2. Do You Scan with Network Security Controls Enabled or Disabled? - I've been adjusting my strategy on this one. First, this is going to depend on the type of testing you are performing and the goals and requirements of the assessment. Having said that, I like to test with all the "shields" up, at first. This tests to see just how far I can get without tripping an alarm or getting blocked. Again, depends on the goals of the test, sometimes you have to do this without client-side testing in scope. Sometimes, in the name of time and your customer's money, you have to take some shortcuts and run a noisy little scan. I think its more important not to get blocked, because who checks their logs all the time anyhow? Then, have them whitelist your IP addresses and run some more tests and find vulnerabilities. Then, have them turn it back on, and see if you can evade defenses.
  3. Who Doesn't Love Nerd Girls? | Digg Technology - I love nerdy girls, I mean, what nerd doesn't right? This has nothing to do with security, but I figured our audience will appreciate it :)
  4. Virtual analysis misses a third of malware - Makes me wonder, if malware detects virtual systems and becomes benign, isn't is safer to run a VM? Okay, not entirely true, but malware is getting smarter and analyzing it on virtual hardware is not going to allow you to analyze all of it. With machines being so cheap now, you could convcevably have real systems setup to handle this, I mean how beefy of a machine do you need to infect and analyze?
  5. LinkedIn hit with $5M lawsuit over lost passwords - I mean really, we're going to sue LinkedIn? Come on now, this is just a waste of everyone's time and money. Do we really want to go around suing people because there was a breach? Who is responsible? How much responsibility lies with the user and how much with the provider? So, if I get hacked, can I sue my ISP? If I don't wear my seatbelt, can I sue the car manufacturer?
  6. Falsehoods programmers believe about networks - I love this list! I believe there needs to be a knowledge transfer, programmers need to know more about network security, and network engineers need to know more about software security. This would make the world a better place, rainbows, unicorns, free beer, etc...
  7. Do Passwords Matter? - I spent some time thinking about passwords and password hashes this week. One thing that really caught my attention was just how difficult it is to figure out if you application is implementing password hashes correctly. Does your CMS use a static salt? Not so easy to find out...
  8. 587.txt - Cool list of directory traversal strings, everyone has these types of lists, ones for SQLi, XSS, etc... We should all share! Also, nice list to script, encode them in different ways. I like working with my own data and tools, that way I know what is being sent, and what is not. Scary to rely on other people's tools and not know exactly what they are doing. So, I think we all strike a balance between our own tools, and reverse engineering others tools to see how they work, or don't.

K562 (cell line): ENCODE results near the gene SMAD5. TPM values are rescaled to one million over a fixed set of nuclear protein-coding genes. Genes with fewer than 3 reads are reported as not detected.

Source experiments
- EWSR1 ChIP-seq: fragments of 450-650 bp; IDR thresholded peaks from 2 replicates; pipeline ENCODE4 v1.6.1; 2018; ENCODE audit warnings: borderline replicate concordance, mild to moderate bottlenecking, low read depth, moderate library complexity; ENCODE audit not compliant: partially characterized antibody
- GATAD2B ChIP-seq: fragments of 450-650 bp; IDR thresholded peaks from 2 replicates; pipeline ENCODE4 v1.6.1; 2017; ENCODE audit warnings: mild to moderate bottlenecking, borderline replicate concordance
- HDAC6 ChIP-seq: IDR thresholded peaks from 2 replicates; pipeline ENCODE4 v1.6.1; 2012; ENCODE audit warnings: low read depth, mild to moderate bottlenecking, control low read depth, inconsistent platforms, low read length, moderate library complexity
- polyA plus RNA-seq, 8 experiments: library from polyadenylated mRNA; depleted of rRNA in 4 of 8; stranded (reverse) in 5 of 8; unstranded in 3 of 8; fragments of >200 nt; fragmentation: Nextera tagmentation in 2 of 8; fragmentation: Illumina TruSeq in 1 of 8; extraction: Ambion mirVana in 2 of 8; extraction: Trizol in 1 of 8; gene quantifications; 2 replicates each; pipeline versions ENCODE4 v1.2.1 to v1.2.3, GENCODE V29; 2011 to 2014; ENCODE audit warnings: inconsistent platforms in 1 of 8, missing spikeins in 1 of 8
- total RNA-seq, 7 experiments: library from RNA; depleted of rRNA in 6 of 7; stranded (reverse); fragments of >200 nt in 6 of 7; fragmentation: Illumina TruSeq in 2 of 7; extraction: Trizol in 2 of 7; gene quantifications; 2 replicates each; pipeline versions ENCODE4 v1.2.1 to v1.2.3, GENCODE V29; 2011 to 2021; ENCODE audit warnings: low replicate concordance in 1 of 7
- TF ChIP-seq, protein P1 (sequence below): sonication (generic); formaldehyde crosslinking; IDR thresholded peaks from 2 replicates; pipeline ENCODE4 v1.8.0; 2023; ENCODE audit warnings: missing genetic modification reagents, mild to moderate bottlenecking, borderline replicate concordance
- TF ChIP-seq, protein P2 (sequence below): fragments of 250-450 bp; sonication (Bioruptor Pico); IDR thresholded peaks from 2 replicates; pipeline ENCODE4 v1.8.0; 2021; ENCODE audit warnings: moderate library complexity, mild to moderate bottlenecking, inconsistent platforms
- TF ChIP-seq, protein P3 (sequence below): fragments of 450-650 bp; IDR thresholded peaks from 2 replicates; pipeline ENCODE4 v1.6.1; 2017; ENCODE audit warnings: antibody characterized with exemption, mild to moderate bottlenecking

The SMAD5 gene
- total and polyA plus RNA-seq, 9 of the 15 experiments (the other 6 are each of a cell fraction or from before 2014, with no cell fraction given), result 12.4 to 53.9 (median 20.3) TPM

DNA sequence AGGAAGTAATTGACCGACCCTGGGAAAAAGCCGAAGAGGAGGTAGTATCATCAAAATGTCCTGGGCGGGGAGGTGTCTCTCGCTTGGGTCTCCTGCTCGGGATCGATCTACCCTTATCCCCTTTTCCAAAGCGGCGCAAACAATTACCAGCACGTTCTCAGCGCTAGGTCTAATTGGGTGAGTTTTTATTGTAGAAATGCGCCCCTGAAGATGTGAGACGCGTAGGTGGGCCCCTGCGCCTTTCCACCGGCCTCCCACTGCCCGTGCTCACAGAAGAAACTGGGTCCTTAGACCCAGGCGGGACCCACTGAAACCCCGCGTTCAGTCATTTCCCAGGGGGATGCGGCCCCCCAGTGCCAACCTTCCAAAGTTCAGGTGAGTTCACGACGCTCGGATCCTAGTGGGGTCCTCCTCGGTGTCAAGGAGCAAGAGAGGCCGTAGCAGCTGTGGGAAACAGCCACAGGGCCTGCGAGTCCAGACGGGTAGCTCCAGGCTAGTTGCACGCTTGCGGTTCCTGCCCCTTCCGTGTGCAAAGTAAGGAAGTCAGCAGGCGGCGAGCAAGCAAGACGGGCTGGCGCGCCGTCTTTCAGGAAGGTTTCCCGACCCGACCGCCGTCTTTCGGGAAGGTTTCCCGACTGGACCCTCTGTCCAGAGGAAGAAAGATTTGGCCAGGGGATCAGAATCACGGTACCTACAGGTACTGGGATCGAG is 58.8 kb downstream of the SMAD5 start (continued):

9. What Gets Measured - All of us need to pay attention what gets measured. Even just keying off the title, read stuff and keep in mind what they are measuring and how they are measuring it. I mean, we do this too, "The firewall blocks 90% of attacks". Well, if the only attacks you are measuring are port scans, then yea. This article focuses on turning out security talent, which I believe is important to the future of defending the nation. However, I just hope we are using the talent appropriately, as the digital attacks and defense are so different from the physical world. Sure, we can draw similarities, and those work well for an article or blog post, but not so much in reality.
  10. Top Four Mistakes Organizations Make When Breached - Funny, my list was 1. Panic 2. Panic 3. Panic 4. Hide the fact that we paniced.
  11. LastPass 2.0 Released but Beware Default PBKDF2 Setting - Been reading a lot about PBKDF2, partly from our interview with Thomas Ptacek, and as part of the LinkedIn thing. At a VERY high level, it hashes your password more than once. The default setting in LastPass is 1. You want to make it a higher number, like 500. Goes to show you, that given the right tools, people will still use them wrong.
  12. New Critical Microsoft IE Zero-Day Exploits in Metasploit - Yawn, 0day, IE, blah blah. Sorry, I just find it hard to be excited about this, though its likely a huge issue.
  13. Joomla 2.5.5 security updates arrives with added features - Seems there is always room for improvement with Joomla security. I'd like to see a better process for securing add-ons, and this goes for Wordpress, Firefox and everything that lets users add code. BTW, if you let users add their own PHP code, it spells trouble.

Allison's Stories

  1. https://www.thepaypalblog.com/2012/06/paypal-bug-bounty-program/ - Paypal now running a bug bounty program
  2. http://www.reuters.com/article/2012/06/13/us-media-tech-summit-symantec-idUSBRE85B1E220120613?goback=%2Egde_1836487_member_124273306 - We've got a lack of talented workers in security
  3. http://blogs.avg.com/news-threats/chatted-hacker-virus/ - Have you ever chatted with a hacker within a virus?

Jack's Tales from the Darkside